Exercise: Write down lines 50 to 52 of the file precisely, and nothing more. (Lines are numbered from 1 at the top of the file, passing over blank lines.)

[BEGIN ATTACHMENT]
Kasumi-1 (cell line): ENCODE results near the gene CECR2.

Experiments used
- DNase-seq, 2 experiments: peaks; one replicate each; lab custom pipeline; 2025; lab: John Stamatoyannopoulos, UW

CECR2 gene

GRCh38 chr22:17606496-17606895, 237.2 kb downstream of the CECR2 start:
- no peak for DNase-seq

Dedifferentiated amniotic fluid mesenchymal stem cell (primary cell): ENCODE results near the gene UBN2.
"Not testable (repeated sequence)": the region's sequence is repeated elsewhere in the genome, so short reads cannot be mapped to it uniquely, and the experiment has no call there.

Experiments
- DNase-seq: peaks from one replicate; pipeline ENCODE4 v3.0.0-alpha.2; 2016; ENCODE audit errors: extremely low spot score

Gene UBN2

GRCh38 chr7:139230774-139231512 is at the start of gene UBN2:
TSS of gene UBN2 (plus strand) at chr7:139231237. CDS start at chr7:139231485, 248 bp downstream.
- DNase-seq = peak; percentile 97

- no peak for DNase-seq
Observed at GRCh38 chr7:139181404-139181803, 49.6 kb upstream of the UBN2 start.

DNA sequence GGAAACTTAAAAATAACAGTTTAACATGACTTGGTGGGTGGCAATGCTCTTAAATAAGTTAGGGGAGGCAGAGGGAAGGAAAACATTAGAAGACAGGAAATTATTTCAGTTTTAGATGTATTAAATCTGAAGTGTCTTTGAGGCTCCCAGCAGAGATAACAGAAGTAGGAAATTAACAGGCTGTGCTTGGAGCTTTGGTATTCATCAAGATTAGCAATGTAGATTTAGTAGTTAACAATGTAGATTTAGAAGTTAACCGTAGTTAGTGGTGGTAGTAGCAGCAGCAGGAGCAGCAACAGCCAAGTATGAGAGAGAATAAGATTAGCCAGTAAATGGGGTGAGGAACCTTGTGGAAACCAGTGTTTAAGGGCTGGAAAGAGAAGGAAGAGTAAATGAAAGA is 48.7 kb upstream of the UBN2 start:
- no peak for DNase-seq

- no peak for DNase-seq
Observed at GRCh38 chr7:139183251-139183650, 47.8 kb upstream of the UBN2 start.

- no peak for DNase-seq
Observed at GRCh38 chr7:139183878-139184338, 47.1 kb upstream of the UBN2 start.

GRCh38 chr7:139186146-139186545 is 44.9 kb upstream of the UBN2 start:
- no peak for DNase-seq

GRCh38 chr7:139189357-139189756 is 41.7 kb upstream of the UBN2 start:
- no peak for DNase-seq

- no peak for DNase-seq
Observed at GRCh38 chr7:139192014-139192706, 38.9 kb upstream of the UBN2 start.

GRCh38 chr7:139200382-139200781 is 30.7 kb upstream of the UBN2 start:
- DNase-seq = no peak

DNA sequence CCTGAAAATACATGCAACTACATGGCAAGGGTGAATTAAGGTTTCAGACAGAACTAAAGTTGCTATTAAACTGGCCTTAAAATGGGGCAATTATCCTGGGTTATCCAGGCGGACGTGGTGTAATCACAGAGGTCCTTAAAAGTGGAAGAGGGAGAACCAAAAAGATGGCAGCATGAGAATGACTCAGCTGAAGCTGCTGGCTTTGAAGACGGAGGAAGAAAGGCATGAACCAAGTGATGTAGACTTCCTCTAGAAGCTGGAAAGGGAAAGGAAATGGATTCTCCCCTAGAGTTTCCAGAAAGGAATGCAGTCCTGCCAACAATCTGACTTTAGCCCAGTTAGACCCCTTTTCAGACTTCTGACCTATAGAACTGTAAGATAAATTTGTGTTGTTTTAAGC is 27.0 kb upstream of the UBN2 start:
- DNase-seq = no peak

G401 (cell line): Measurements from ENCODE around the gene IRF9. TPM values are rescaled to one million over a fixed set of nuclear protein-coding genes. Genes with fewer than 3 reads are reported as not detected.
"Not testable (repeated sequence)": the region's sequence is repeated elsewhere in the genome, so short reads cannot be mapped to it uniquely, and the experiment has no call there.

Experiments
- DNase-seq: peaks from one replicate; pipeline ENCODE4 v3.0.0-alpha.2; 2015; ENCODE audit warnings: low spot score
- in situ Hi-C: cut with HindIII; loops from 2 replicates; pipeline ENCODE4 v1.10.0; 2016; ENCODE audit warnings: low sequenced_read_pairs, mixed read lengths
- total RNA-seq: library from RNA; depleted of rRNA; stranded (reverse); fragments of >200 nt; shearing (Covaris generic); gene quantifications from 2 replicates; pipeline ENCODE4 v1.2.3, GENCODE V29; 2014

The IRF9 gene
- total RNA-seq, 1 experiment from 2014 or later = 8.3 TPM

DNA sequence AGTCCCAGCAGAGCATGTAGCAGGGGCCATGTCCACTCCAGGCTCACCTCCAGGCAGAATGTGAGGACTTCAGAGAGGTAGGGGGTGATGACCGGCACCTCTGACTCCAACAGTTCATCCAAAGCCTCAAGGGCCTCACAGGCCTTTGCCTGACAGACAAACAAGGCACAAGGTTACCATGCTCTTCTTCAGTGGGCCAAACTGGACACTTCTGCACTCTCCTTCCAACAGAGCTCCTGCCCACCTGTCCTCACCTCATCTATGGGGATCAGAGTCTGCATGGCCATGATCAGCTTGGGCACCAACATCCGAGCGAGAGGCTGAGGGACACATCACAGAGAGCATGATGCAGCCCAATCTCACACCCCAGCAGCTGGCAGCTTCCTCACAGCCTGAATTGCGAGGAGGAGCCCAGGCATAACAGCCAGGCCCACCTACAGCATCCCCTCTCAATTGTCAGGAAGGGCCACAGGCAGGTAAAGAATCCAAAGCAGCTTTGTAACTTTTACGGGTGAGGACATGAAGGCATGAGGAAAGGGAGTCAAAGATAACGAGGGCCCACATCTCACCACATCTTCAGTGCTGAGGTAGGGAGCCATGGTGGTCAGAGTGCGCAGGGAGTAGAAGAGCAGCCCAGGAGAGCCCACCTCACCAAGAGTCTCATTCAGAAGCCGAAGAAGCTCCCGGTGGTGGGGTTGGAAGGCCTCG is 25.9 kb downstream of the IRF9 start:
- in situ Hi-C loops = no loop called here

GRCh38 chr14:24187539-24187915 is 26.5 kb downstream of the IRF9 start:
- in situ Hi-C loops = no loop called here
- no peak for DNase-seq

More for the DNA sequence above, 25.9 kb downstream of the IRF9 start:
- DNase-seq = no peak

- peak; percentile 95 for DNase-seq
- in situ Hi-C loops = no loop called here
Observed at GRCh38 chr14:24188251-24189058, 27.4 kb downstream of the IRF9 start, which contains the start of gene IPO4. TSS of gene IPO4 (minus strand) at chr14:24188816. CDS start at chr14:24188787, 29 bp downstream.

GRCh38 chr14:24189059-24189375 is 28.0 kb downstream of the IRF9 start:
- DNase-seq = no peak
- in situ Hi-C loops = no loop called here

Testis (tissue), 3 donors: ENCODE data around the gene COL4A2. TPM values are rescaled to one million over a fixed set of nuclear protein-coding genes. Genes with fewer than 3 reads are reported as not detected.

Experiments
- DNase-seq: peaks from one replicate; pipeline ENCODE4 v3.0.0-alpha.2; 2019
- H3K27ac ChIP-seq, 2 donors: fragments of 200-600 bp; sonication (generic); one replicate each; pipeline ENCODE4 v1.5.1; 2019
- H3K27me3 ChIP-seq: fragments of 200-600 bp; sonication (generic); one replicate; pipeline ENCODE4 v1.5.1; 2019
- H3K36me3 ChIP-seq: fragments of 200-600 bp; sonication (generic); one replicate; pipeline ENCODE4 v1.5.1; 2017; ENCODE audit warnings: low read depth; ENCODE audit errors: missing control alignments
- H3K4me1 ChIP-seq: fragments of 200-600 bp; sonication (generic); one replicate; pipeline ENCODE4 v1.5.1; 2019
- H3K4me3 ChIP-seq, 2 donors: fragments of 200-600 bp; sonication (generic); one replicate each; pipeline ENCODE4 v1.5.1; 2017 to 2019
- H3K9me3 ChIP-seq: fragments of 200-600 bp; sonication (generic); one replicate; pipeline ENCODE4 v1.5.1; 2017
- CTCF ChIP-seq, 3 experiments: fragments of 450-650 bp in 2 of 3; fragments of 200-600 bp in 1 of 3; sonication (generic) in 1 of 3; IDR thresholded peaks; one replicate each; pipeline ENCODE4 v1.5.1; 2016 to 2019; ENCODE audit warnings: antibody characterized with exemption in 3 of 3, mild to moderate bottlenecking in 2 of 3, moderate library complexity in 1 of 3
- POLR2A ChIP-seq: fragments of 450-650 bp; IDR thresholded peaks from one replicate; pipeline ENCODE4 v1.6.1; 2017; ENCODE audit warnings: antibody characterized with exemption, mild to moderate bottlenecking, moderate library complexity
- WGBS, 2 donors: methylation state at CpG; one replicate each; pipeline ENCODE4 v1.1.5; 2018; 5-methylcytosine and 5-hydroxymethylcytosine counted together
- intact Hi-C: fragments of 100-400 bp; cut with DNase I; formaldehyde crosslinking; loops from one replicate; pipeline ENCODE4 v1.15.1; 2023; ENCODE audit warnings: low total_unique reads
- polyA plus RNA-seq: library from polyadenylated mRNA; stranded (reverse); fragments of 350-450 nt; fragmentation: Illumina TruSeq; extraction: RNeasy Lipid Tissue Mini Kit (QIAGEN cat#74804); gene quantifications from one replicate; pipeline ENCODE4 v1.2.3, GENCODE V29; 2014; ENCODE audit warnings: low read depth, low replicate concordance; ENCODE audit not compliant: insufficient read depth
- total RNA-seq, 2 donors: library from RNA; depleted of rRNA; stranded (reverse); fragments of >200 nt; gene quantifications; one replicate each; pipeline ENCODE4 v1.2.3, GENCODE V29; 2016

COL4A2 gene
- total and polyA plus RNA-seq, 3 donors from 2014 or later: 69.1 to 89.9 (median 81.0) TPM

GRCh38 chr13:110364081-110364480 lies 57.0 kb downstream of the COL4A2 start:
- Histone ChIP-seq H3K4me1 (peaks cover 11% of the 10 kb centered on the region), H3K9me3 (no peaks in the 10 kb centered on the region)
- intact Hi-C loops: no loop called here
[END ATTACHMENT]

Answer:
Observed at GRCh38 chr14:24188251-24189058, 27.4 kb downstream of the IRF9 start, which contains the start of gene IPO4. TSS of gene IPO4 (minus strand) at chr14:24188816. CDS start at chr14:24188787, 29 bp downstream.

GRCh38 chr14:24189059-24189375 is 28.0 kb downstream of the IRF9 start:
- DNase-seq = no peak